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I have a complex database, with around 30 tables. One table has more than 500,000 rows and another more than 15,000 and I use both in a separate database until today I decided to implement in only one database.

Before today, the table with 500,000 rows was in a MySQL database and the 15,000 row table was in PostgreSQL. In one page of heavy use, this was the result in a PHP benchmark:

getSimilarAvaiable - 0.0287 s
getUnavaiable - 0.27 s
ProcessDataOfUnavaiable - 1.4701 s
Process - 1.8622 s
TotalPageTime - 3.631 s

After I migrate everything to PostgreSQL, and use the same SQL code without any changes the result of the same page was this:

getSimilarAvaiable - 2.7465 s
getUnavaiableCars - 9.0763 s
ProcesseDataOfUnavaiableCars - 1.4167 s
ProcessCars - 1.7207 s
TotalPageTime - 14.9602 s

I put everything the same in MySQL, same index, everything, but I can't understand why there is this huge difference. What I should do to optimize this?

EDIT: Now better explained.

The 500.00 table is composed with the follow structure:

id - bigint (primary key)
plate- varchar(10) Unique key
manufacturer - varchar(30)
vin - varchar(30)

The major query is something like this:

SELECT plate, vin, 1 as n, substr(plate,1,2) as l 
FROM imtt_vin WHERE substr(plate,1,1) >= 'A' and substr(plate,1,1) <= 'Z' AND
(manufacturer ILIKE '%".self::$Manufacturer."%') AND vin LIKE ?
SELECT plate, vin, 3 as n, substr(plate,4,2) as l 
FROM imtt_vin WHERE substr(plate,4,1) >= 'A' and substr(plate,4,1) <= 'Z' AND
(manufacturer ILIKE '%".self::$Manufacturer."%') AND vin LIKE ?
SELECT plate, vin, 2 as n, substr(plate,7,2) as l 
FROM imtt_vin WHERE substr(plate,7,1) >= 'A' and substr(plate,7,1) <= 'Z' AND 
(manufacturer ILIKE '%".self::$Manufacturer."%') AND vin LIKE ?
ORDER BY n, l, plate;

EDIT2: Tested with a complex single query and I reduced it from 15 to 8/9 seconds. Even so it is too much for me.

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You mean "PostgreSQL"? Please fix title. –  Rudie Apr 16 '11 at 22:37
@Rudie: Trust the tags, not the title –  OMG Ponies Apr 16 '11 at 22:39
@David Believe me 30 tables and 500,000 rows is far from complex :) –  Edwin Dalorzo Apr 16 '11 at 22:41
Use EXPLAIN to see how the queries are executed. Create some indexes using substr() as well, that might improve things a lot: EXPLAIN will show it to you. –  Frank Heikens Apr 17 '11 at 11:04
Versions of your programs? Definition of indexes? Output of EXPLAIN / EXPLAIN ANALYZE? Tables read only? Or how frequent are write operations? –  Erwin Brandstetter Oct 18 '12 at 23:05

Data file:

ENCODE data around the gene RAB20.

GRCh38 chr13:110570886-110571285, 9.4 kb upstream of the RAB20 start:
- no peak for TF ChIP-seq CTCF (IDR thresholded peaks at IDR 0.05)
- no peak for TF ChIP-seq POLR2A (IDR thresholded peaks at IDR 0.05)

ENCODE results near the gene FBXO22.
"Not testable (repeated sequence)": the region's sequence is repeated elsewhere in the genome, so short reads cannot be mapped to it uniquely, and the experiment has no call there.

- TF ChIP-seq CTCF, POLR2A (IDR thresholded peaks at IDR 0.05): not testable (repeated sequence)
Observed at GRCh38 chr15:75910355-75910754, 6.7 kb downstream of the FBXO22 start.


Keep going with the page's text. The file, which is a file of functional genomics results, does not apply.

6 Answers 6

up vote 3 down vote accepted

If you were using MyISAM in MySQL the performance difference could theoretically (because not much has been exposed regarding your database design and queries performed) be explained. Regarding cross performance between the two RDBMS I'd recommend you take a look at this comparison page (Anchored to the MyISAM section).

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Yes, i use MyISAM. I post in first post the structure and query i use. –  SpeedDragon Apr 16 '11 at 22:57
@DavidMagalhães: MyISAM is very fast for primitive, brute force queries. I think the index I outlined for PostgreSQL can still nuke it. –  Erwin Brandstetter Oct 19 '12 at 0:13

You need to post EXPLAIN yourquery (for mysql) and EXPLAIN ANALYZE yourquery (for postgres) ; without that it's impossible to say anything relevant.

Also SELECT pg_relation_size('imtt_vin')

For instance what is the value of "?" in this query ?

SELECT plate, vin, 1 as n, substr(plate,1,2) as l 
FROM imtt_vin WHERE substr(plate,1,1) >= 'A' and substr(plate,1,1) <= 'Z' AND
(manufacturer ILIKE '%".self::$Manufacturer."%') AND vin LIKE ?

I don't know about license plates where you work but this part :

WHERE substr(plate,1,1) >= 'A' and substr(plate,1,1) <= 'Z'

probably selects all rows in the database, thus its only purpose is to burn CPU cycles. You could at least rewrite it (and all the others) like this to avoid a call to substr() :

WHERE substr(plate,1,1) BETWEEN 'A' AND 'Z'

And of course remove the condition when it is not useful.

Then we have :

manufacturer ILIKE '%".self::$Manufacturer."%'

Bad database design : are there 500.000 car manufacturers in the world ? Probably not. You should put the manufacturers in another table and use a foreign key. That would turn this unindexable condition into an indexable one.

For the rest, post EXPLAIN / EXPLAIN ANALYZE.

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The condition is not actually "unindexable". There is a way. Outlined it in my answer. –  Erwin Brandstetter Oct 19 '12 at 0:09